Coronavirus survivor left with 'irreversible' hearing loss

Alexandra Thompson
·3 mins read
man holds his hand near ear and listens carefully isolated on gray wall background
An unnamed man experienced a sudden loss of hearing in his left ear after enduring coronavirus complications. (Posed by a model, Getty Images)

Medics have reported the first confirmed case of coronavirus-induced hearing loss in the UK.

An unnamed 45-year-old man spent 30 days on a ventilator after the infection left him struggling to breathe.

A week after leaving intensive care, he developed ringing in his left ear, followed by sudden hearing loss.

Tests revealed he had lost a “substantial” amount of hearing in that ear, which the University College London (UCL) medics put down to the coronavirus.

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The man’s hearing partially returned following a course of steroid tablets, however, the team described the damage as “irreversible”.

Although unclear exactly why this occurred, the coronavirus has been found in cells lining the middle ear, according to the medics.

The infection can also trigger inflammation and the release of chemicals that have been linked to hearing loss, they added.

Unable to marshal the right cells and molecules to fight off the invader, the bodies of the infected instead launch an entire arsenal of weapons — a misguided barrage that can wreak havoc on healthy tissues, experts said. (Getty Images)
The coronavirus has been found in cells lining the middle ear. (Stock, Getty Images)

“This is the first reported case of sensorineural [a lesion or disease of the inner ear or auditory nerve] hearing loss following COVID-19 infection in the UK,” the medics wrote in the BMJ Case Reports.

“Given the widespread presence of the virus in the population and the significant morbidity of hearing loss, it is important to investigate this further.”

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In July, scientists from the University of Manchester linked the coronavirus to hearing loss.

After surveying 121 coronavirus survivors eight weeks after they were discharged from hospital, 16 (13.2%) complained their hearing was worse, of whom eight reported deterioration to the sense and another eight developed tinnitus – hearing ringing, whooshing or buzzing without an external source.

Hearing loss may be a symptom of long COVID, when a former coronavirus patient endures complications after testing negative for the infection.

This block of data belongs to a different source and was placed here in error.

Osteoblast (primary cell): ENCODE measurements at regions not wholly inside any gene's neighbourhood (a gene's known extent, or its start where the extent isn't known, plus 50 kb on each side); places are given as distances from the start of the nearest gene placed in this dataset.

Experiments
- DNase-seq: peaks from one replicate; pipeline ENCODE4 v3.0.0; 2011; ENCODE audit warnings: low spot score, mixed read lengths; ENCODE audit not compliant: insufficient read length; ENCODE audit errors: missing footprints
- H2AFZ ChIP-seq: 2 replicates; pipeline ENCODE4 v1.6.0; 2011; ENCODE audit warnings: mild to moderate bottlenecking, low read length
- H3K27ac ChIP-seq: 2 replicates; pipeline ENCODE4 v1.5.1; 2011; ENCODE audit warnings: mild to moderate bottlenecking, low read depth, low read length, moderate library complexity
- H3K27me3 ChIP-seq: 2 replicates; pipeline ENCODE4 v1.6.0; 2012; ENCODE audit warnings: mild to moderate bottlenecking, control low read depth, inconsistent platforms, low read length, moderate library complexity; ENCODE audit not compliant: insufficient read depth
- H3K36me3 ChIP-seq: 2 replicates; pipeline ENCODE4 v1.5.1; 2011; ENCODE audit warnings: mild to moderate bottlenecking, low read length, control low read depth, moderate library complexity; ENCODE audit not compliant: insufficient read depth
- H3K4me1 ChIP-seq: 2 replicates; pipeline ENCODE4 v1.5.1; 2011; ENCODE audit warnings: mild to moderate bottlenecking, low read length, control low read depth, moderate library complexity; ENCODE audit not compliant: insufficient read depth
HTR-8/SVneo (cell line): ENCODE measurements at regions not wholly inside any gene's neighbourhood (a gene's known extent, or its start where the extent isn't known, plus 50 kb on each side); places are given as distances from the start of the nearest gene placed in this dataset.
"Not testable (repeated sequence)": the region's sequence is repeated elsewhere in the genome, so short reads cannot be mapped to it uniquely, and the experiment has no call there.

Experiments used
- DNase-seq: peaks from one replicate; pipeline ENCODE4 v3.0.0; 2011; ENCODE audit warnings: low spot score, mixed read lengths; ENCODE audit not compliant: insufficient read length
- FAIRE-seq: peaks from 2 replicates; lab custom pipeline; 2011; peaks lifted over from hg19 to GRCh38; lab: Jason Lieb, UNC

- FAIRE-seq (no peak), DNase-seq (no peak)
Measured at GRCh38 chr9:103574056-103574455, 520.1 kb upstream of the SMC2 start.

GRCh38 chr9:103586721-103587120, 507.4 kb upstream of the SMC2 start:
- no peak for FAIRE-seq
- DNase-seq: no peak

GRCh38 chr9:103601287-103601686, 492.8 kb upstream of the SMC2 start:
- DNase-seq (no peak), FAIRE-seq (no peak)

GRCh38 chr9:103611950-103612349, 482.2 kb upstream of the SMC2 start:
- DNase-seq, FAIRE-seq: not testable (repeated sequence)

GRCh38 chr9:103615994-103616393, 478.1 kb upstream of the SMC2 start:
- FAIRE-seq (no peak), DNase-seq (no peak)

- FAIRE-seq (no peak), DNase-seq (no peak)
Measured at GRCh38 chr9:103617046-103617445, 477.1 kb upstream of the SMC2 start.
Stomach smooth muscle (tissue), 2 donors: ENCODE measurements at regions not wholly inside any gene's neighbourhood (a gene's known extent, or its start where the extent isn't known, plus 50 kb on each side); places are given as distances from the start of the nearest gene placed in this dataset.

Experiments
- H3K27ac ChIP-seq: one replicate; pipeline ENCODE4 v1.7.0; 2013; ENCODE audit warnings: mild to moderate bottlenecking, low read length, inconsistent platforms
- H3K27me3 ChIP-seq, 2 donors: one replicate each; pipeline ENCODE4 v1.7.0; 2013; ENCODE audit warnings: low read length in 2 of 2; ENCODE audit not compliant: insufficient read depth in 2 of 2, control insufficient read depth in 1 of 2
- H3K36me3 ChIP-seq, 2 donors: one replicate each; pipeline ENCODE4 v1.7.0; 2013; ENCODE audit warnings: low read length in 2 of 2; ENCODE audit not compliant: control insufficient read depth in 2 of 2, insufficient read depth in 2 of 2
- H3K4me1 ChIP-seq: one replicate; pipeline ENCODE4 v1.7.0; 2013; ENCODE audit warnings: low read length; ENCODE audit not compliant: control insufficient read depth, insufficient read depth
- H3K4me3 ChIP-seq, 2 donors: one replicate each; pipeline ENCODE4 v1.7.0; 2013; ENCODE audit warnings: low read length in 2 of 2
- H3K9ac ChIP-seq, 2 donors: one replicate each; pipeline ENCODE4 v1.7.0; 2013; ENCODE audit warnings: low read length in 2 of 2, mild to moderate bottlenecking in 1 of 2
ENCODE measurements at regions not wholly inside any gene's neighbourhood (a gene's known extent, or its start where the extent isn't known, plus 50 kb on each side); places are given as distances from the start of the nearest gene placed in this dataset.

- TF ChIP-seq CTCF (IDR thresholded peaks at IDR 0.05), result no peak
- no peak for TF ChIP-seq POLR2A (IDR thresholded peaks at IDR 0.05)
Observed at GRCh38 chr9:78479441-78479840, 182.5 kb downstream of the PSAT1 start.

Watch: What is long COVID?

Coronavirus aside, sudden hearing loss is relatively common, affecting up to 160 in every 100,000 people annually around the world.

Although the cause is often unclear, it has been linked to viral infections like flu or herpes.

Only a handful of coronavirus-related hearing loss cases had previously been reported, none of whom were in the UK.

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The UCL medics have since described how a man – who was healthy aside from having asthma – was admitted to hospital following 10 days of coronavirus symptoms.

While on a ventilator in intensive care, he developed several complications, including blood clots in the lungs, high blood pressure and anaemia.

The man gradually improved following treatment with the drug remdesivir, intravenous steroids and a blood transfusion.

A week after leaving intensive care, he developed tinnitus in his left ear.

The man was referred to an ear, nose and throat specialist when he lost all hearing in that ear.

An examination revealed no blockage or inflammation in his ear canals.

After testing negative for other potential causes – like rheumatoid arthritis, flu and HIV – the medics concluded the coronavirus was to blame.

“Physical examination and imaging excluded any other cause of hearing loss,” they wrote.

The man was prescribed a week’s worth of oral steroids, which “resulted in partial subjective improvement in his hearing”.

Three subsequent steroid injections “resulted in no further improvement in his hearing”.

The coronavirus is thought to enter cells by binding to the angiotensin-converting enzyme 2 (ACE2) receptor.

ACE2 is present in lung cells, with animal studies suggesting it is also in the middle ear.

Off the back of their case report, the UCL medics are encouraging other doctors to ask coronavirus patients in intensive care about their hearing.

Prompt steroid treatment may prevent any lasting damage, they added.

Watch: How is coronavirus treated?